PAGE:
So what advice would you give to someone who is in dilemma - should I take the road less traveled?

"If you are clear on where your true happiness lies, then all you need to do is to take the leap of faith and trust the process. The journey is going to be challenging and full of ups and downs, but the amount of inner satisfaction, sense of purpose and happiness is unparalleled."

Memories for a lifetime

I asked her, about her reflections through this journey.

" This will be my happiest Once upon a time story :). I may have been too idealistic to think that my journey as a fellow at Teach for India is going to be a step towards changing the face of the nation, but now with a clearer perspective, I do believe that one child at a time we can make this happen. I want this strong cause, of providing equal and quality education, to have a ripple effect leading to the effective transformation of an individual, a society and a country."

Time flies, Aishwarya has completed her two years of fellowship. She is now joining Teach for India, as Program Manager for Pune City. She will now play a bigger role in on-boarding new fellows, coordinating with schools and doing her bit to promote quality education for all and transform one child at a time, to make a better individual, a better society, a better India and a better world.

Two roads diverged in a wood, and I - 
I took the one less traveled by,
And that has made all the difference.

Saturday, August 13, 2016

Change Agent series (2/3): Moneyshiksha - Pursuit of Financial Literacy

Change Agent series – features individuals who are contributing in their own way, in challenging the status quo, for bringing about a positive progressive change.

"I lost my Dad when I was 29 & being the eldest child had the responsibility thrust upon me to take charge of my mother’s finances. I personally observed the painful transformation of my mother from a happy housewife who just signed anywhere told to one who could handle bank transactions herself. Be it depositing cheques to writing them she learned it bit by bit by asking around. I used to wonder how it would have been if my mother knew 'how to' from the beginning. Asking and learning at this stage made her feel more despondent" - Ms Shubha Ganesh. 

Sometimes adversities in life, becomes the impetus for a life long mission.
Reflecting back, Shubha vividly remembers the painful transformation her mother had to undergo, after her father's untimely demise. The importance of financial literacy, dawned upon her as she could feel the pain her mother was undergoing, in her struggle of financial management. 

Also having an academician mindset, she soon realised financial illiteracy at her home was not an exception to the norm. Sadly, abysmal lack of financial literary was the norm & by the time a person recognises this flaw in their skill repertoire, unfortunately it's already too late in the day.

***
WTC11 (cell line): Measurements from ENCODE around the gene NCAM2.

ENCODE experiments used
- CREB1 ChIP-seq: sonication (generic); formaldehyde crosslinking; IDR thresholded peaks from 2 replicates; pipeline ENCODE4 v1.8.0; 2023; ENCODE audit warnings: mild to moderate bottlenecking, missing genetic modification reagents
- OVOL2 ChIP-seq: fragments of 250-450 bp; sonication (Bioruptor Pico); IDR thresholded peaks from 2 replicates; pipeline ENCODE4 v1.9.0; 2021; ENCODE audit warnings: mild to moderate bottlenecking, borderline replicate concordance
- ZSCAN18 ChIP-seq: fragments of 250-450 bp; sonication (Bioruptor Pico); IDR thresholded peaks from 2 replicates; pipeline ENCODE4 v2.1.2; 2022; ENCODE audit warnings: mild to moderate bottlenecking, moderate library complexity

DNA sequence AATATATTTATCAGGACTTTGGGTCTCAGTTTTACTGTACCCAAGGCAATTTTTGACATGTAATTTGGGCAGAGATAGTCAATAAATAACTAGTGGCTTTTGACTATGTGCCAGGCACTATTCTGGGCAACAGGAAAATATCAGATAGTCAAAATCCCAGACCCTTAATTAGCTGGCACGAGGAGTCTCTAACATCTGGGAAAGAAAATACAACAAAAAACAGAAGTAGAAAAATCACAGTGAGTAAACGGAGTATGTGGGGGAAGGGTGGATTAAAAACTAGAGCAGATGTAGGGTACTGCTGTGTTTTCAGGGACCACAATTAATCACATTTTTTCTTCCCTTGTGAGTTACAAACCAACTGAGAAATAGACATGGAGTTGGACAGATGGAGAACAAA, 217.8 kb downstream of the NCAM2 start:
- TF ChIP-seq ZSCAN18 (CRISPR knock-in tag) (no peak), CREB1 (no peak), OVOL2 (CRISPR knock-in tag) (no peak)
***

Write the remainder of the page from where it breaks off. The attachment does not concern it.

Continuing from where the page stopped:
Shubha fondly expresses her gratitude for Mr. Y.S. Hegde (retired Managing Director of Can Fin, Canara Bank) saying he has played a significant role during the formative years of Moneyshiksha. 

The central theme of her mission, draws inspiration from Albert Einstein's famous quote: "Everything should be made as simple as possible". Her aim is to simplify financial education by delivering it at the level people understand (non-finance background).

Walking on the road less traveled, eventually Shubha's vision, idea, thoughts, experiences & learning came together in the form of Moneyshiksha a 'financial literacy & individual investor education program'.

Walk us through the early days of Moneyshiksha?

"Those days, I used to regularly write articles in Economic Times & I consider it very humbling getting to Mr. Y.S. Hegde, reading my columns & he finding them of value & substance" - Shubha.

Around that time, Mr. Hegde was in leadership position with Canara Bank & had just retired as Managing Director - Can Fin Homes. One of the common grounds between them was a keen interest in the field of personal finance. A meeting took place through a common friend & the idea of teaching personal finance to commoners, instantly struck the chord. 

In Mr. Y.S. Hegde's own words, "In 2010 very few people spoke about financial planning in India. During my frequent travels aboard, I have seen that personal finance education helped people a lot. I shared my experiences & wanted to do the same in India with Ms. Shubha".

The first program 'Be your own Financial Planner', was launched on October 2011, conducted at Royal Orchid Hotel Bangalore. Mr. Hegde took the lead in organizing this event & Ms. Shubha played the role of a teacher. A passionate teacher & academician, Shubha ensured all the learning outcomes - concepts, practical applications were well comprehended by all the participants. Post it's successful launch, a series of sessions were conducted on a regular internal at Times of India Building Bangalore & many other venues - Yoga centers, for retired people, academic institutions (including MBA colleges) & IT companies.